I would prefer MB' new 4-cyl than their present 6cyl Bluetec diesel engine offered here in the US. The 204bhp and 369lb-ft output of the 4 cyl is close enough to the 210bhp and 400lb-ft of the costlier, larger, heavier and more complex 6 cyl- without the added fuel consumption!

Perhaps this engine offering could reduce the entry price of any of the Bluetec diesels by $3000-$5000?

Additionally, the smaller 4-cyl engine could lop off a couple hundred pounds off the front end of any of MB's Bluetec CDI's- while extending driving range from ~700 miles/tank to nearly 1,000 miles per tank! Try that in a Prius!

Seems like a simple marketing decision for MBUSA, now make it so!

I believe that Mercedes-Benz will install a full BlueTec emissions control system to make the engines fully Euro 6 compliant, which means only minor changes are needed to meet even the stringent EPA 2009 emission regulations on light-duty diesel engines. In short, the C250CDI could arrive in the USA as early as spring 2009 as a 2010 model.

Can some one enlighten me. The following:

"The rear-mounted camshaft drive allows statutory pedestrian protection requirements to be fulfilled..."

...leaves me scratching my head. What does the location of the camshaft drive have to do with pedestrian safety? I must be missing something.

Haven't finished reading the whole article, but I thought I'd note that sometimes, even if I think the development might be leading down the wrong path, the sheer technological triumph and engineering mastery simply impresses the heck out of me. Sounds like a heck of a nice job of engineering, and until perfection comes anything that boosts output by 25 percent while cutting emissions 13 percent and trimming fuel use is impressive. Given the age of diesel technology that there are still improvements on this scale to be wrung from it is fascinating. Anyone know how close to the maximum possible efficiency of this sort of engine we have gotten?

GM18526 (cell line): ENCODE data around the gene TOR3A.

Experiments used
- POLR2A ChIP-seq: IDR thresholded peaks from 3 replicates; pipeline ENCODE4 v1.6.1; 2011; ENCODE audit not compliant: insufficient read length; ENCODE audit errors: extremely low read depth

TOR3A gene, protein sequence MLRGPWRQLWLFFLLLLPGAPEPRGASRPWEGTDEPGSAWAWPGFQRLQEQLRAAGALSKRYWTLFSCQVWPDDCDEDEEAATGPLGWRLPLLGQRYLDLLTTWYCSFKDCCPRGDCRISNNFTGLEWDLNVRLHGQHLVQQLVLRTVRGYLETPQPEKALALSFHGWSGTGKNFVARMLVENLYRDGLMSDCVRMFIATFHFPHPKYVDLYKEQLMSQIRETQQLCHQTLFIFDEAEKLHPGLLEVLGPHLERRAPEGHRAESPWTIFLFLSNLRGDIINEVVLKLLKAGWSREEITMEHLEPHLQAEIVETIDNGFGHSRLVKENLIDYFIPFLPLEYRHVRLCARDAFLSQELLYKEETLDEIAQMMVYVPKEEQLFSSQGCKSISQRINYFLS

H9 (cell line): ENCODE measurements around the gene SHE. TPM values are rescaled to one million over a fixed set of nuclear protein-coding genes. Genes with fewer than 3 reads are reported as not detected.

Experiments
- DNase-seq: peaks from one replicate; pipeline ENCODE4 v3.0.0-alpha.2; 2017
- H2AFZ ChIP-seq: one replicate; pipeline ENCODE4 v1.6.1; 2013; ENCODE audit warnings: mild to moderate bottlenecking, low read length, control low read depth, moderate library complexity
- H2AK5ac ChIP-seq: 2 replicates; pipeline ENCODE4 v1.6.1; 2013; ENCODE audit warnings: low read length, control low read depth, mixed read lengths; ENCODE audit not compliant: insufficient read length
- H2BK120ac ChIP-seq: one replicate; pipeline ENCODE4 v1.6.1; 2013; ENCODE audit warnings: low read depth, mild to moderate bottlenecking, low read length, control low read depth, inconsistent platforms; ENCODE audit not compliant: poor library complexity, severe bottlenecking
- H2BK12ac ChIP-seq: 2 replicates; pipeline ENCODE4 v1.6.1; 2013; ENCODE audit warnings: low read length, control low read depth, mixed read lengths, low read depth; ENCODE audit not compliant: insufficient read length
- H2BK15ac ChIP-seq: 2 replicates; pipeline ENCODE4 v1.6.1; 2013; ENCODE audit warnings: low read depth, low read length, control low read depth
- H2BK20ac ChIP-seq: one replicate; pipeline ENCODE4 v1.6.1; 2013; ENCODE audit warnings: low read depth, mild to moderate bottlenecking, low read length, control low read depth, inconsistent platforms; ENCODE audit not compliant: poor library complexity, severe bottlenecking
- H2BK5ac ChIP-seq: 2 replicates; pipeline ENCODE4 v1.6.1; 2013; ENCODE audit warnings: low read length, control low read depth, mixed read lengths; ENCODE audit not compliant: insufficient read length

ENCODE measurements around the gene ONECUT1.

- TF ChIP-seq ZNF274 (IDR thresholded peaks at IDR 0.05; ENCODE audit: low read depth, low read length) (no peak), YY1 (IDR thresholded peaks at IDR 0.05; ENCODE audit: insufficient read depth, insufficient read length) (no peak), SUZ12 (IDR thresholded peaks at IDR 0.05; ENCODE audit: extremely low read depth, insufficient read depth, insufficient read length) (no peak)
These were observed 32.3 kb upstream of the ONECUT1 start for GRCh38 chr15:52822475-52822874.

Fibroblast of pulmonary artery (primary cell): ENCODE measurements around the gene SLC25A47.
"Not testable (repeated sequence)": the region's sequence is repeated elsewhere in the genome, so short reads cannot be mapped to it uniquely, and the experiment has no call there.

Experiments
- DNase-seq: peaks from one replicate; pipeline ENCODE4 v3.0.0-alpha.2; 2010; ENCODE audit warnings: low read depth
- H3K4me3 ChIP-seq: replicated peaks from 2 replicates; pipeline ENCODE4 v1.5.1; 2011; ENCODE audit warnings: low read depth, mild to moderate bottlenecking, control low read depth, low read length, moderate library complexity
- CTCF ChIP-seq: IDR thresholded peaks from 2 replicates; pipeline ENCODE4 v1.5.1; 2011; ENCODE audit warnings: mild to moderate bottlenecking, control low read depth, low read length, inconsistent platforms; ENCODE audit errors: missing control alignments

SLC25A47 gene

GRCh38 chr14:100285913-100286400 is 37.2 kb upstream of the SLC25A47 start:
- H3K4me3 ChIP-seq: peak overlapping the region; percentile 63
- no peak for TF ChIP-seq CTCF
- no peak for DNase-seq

Now, how cool is that - even when this engine is idling, it provides 50 kW - about twice the power you need to cruising along a highway at 120 kph (provided you are not sitting in a brick with a cd of 1)...

Just think of all the fuel wasted going around town (avg. power requirement 10-15 kW peak).

I have to agree with Nick on this one...

Pedestrian safety:

I think they try to avoid bits sticking up above the engine, so that when a person is hit, and hits the bonnet (hood), the metal can deflect down further before it hits solid metal (the engine).

Thus, if it can deflect 100mm, the bonnet (hood) can absorb more energy than if it can only deflect 40mm. Thus the pedestrian is injured less.

The idea is to have a vertical "crumple zone" between the hood and engine, without making the hood any higher ( as has been done in the latest Toyota Yaris ) which spoils the line of the car.

The people buying a Yaris might not care too much about the hood line, but the people buying a Mercedes certainly do.

This is my understanding. More technical people might correct or refine it.

In General:
Wow impressive - how much extra will it cost in the new cars ?

It would also be nice to see it with a stop/start system for urban use - mainly to reduce local pollution.

Note that the 125 KW version generates 136 gm CO2 - getting very near the Euro 130 gms limit!

Not at all bad for a car of the size of a C Class.
(But still not as good as a BMW 320 @ 128 !).

"The technical complexity and sophistication of modern ICEs is impressive. What are all the highly-trained MEs going to do once improved battery technology makes such a tour-de-force into an anachronism?"